The arduous process of training fourteen-year-old umpires has begun. The trainers have condensed sixteen hours of training into eight intense sessions taking place every Friday night in the elementary school building. The fields are just outside their window, dark at this time of night, with a few piles of dirty snow still standing defiant against the impending Spring. Given the warm weather forecast, they won’t make it past this week.
The guys at this training are serious, speaking in hushed tones. “Have any of you been in the championship?” the baseball director asked the group. My son raised his hand and said “twice” recalling the two epic, grinding games that resulted in two of the trophies on his shelf. A few members of the rival team in the room shot him a dirty look. They remember.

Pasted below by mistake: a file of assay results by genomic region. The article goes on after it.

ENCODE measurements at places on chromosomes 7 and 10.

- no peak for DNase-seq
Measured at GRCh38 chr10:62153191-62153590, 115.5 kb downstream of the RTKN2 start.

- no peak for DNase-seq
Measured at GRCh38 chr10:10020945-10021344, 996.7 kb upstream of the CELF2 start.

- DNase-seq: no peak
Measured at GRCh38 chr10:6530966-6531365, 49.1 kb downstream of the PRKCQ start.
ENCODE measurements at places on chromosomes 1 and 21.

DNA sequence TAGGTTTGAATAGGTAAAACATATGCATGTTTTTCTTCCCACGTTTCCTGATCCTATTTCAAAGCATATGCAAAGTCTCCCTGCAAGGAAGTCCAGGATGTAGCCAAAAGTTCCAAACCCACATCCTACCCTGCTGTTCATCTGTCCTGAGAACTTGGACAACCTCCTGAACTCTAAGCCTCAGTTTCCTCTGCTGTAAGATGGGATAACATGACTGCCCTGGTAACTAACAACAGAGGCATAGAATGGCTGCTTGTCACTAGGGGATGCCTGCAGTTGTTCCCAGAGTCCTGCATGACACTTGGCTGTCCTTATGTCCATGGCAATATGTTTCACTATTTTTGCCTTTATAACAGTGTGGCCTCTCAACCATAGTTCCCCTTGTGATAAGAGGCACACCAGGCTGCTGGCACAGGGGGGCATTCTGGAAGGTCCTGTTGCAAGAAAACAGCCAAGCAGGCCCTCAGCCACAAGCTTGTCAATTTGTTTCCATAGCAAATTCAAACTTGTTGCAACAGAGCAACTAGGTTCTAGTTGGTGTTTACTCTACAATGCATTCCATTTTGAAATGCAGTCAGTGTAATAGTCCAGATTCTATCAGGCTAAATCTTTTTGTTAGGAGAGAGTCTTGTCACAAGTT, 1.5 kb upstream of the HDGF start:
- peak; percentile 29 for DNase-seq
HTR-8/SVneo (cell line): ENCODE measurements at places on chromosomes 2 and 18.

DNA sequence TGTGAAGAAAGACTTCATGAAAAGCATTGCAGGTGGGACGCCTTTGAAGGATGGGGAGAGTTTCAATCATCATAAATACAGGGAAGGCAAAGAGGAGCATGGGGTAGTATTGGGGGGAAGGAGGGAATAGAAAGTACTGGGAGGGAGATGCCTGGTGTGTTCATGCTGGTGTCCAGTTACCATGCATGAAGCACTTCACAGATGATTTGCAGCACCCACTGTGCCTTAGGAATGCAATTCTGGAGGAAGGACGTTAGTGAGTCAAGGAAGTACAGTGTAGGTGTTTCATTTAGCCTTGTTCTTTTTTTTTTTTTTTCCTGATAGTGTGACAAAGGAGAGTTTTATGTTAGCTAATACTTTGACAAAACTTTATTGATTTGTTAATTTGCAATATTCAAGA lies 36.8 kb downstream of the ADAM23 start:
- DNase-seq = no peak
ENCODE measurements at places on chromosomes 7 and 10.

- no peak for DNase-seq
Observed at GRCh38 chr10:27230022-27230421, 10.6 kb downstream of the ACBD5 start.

He is taking notes that are more detailed than any he has ever taken for a class in school. He has drawn stars next to things like”infield fly in effect here” and has underlined things like “don’t forget to say have a good game, coaches.”
“They told us that if the parents say anything rude to us, that we should not say anything at all back.” Good advice.
The teacher was wearing a T-shirt that sums up what he will really need to know once he gets behind the plate. It read:“Rule number one: I am Judge, Jury and Executioner.”
He should definitely make a note of that.